People Eating Tasty Animals


I have blogged on the benefits of eating guinea pig before. But how about eating some sparrow? Or some bullfrog legs? Or squirrel pie?

In the US some restaurants are putting invasive pest species on the menu and some of the dishes sound great.

Just as we enjoy deer and pig shouldn’t we also enjoy eating our way through other species, or even perhaps some native species in order to preserve them. You don’t hear about chickens being on the edge of extinction do you?

Most invasives won’t be eradicted through human consumption alone, but Huffman and other environmentalists are okay with that. “What’s important,” she says, “is that we re-popularize and infuse some joy into the conversation over protection of resources.”

But that begs the question: Do invasives taste good enough to earn a permanent spot on home and restaurant menus?

More and more people are trying hard to prove they do. The Corvallis, Oregon-based Institute for Applied Ecology’s (IAE) Eradication by Mastication program includes an annual invasive species cook-off and a published cookbook calledThe Joy of Cooking Invasives: A Culinary Guide to Biocontrol (kudzu quiche! nutria eggrolls!). The program will hold a workshop this summer on how to dig, process, and cook up the highly invasive purple varnish clam. Tom Kaye, executive director of IAE, made one of three prize-winning entries at last year’s cook-off: battered, deep-fried Cajun bullfrog legs. Second place went to popcorn English house sparrow drumsticks. Despite their poor labor-to-meat ratio, Kaye says, “they were tasty.” Third prize went to nutria prepared three ways, including pulled-pork style and made into sausages.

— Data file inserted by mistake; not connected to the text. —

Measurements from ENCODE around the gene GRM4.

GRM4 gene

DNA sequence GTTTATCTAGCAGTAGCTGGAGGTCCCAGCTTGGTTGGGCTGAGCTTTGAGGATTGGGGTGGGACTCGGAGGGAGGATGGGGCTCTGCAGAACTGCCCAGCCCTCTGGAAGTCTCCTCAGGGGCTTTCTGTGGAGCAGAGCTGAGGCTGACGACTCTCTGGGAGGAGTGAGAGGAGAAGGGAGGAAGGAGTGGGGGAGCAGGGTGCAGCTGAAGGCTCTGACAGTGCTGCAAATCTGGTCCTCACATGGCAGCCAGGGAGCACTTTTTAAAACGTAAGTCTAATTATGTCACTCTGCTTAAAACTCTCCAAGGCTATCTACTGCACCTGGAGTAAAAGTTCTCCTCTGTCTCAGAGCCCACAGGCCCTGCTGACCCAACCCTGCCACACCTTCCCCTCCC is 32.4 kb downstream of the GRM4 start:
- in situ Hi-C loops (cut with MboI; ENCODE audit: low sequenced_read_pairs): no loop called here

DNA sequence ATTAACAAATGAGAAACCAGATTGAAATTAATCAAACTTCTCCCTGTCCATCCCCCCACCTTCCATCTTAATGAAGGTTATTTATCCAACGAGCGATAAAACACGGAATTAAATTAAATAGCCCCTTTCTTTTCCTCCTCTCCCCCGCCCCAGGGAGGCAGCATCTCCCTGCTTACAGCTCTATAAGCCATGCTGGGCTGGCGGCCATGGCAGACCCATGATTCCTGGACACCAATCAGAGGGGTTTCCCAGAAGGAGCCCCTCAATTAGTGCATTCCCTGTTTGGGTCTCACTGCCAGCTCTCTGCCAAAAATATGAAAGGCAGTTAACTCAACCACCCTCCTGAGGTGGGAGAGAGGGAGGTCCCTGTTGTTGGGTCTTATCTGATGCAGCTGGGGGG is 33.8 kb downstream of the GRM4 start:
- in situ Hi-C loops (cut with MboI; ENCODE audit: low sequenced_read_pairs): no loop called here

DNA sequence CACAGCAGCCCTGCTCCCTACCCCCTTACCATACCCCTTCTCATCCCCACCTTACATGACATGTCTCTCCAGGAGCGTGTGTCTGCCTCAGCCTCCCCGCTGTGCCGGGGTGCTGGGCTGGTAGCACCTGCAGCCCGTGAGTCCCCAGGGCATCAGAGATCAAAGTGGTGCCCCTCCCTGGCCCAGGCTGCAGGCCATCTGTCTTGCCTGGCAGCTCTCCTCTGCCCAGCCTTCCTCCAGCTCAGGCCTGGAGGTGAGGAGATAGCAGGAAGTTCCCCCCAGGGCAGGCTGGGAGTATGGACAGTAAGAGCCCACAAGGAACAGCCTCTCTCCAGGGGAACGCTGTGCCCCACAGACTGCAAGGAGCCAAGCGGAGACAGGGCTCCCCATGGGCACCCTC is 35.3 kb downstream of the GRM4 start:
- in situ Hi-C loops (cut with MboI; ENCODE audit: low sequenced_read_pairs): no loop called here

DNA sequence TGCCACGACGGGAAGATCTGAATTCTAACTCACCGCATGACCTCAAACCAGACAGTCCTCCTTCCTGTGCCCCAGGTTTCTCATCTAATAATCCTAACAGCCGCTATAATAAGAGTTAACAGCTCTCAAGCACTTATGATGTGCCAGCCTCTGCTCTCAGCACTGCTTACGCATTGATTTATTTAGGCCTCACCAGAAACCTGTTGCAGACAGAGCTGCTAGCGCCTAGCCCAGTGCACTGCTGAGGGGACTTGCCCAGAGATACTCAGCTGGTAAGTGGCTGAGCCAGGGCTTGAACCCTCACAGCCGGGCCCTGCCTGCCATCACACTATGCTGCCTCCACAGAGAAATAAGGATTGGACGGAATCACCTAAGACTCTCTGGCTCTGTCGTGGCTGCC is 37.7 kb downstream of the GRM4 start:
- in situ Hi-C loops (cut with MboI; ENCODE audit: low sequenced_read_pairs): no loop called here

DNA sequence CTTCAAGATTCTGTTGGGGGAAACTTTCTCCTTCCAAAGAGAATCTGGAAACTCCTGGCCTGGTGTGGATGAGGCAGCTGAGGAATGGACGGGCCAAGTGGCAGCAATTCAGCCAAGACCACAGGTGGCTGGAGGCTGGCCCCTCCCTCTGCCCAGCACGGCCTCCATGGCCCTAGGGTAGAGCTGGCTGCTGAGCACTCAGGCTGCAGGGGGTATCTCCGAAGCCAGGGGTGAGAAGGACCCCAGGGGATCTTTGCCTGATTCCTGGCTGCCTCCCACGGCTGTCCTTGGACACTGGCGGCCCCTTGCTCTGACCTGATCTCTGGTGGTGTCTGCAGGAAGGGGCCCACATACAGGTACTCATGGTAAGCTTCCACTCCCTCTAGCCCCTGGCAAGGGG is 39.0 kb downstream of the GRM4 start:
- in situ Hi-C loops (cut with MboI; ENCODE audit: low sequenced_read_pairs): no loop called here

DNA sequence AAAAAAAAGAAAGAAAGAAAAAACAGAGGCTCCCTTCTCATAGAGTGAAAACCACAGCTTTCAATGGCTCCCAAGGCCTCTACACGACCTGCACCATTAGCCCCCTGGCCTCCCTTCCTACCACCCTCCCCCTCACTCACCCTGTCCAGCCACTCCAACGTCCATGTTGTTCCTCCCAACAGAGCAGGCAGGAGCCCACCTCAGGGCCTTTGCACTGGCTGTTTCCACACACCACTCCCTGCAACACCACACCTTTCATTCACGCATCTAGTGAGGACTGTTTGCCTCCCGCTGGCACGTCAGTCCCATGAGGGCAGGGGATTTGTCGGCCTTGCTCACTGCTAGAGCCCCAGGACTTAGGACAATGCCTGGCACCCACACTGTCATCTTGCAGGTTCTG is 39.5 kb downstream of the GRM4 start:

To celebrate Earth Day this year, the Texas Nature Conservancy held a “Malicious but Delicious,” dinner, where Austin chefs Ned and Jodi Elliott classed up a bunch of invasives for a four-course menu of popovers with asalpicon of tiger prawns, bastard cabbage orecchiette, porchetta of feral hog, and lime and Himalayan blackberry tart. Huffman says there are now 1.5 million feral hogs rototilling the arid Texas soil and eating everything in sight. Producing at least three litters a year for a total of 12 to 13 hoglets, she says, “they’re prolific, they’re smart, and hard to eradicate because they catch on to our tricks.” Diners’ response was enthusiastic, reports Elliott, who discovered that bastard cabbage, a federally designated “noxious weed” commonly seen along roadsides in Texas, has a delicious “earthy, almost parsley-like flavor.”

Conservation biologist Joe Roman runs a website called Eat the Invaders, stocked with informative descriptions of a wide range of invasive species and recipes for preparing them. Roman’s personal favorites are green crabs in their soft shell stage sautéed and served with French bread, periwinkle fritters and garlic mustard, which he says “makes an excellent pesto.” Lionfish sushi, he adds, is “first-rate.”

Roman notes that in England, cooks have targeted the highly invasive gray squirrel, which has become such a popular protein that “they’re having a hard time keeping them on the menu.” The Daily Mail reports that the invading grays have a sparked a revival in the Victorian delicacy squirrel pie.

Squirrel pie sounds delicious.


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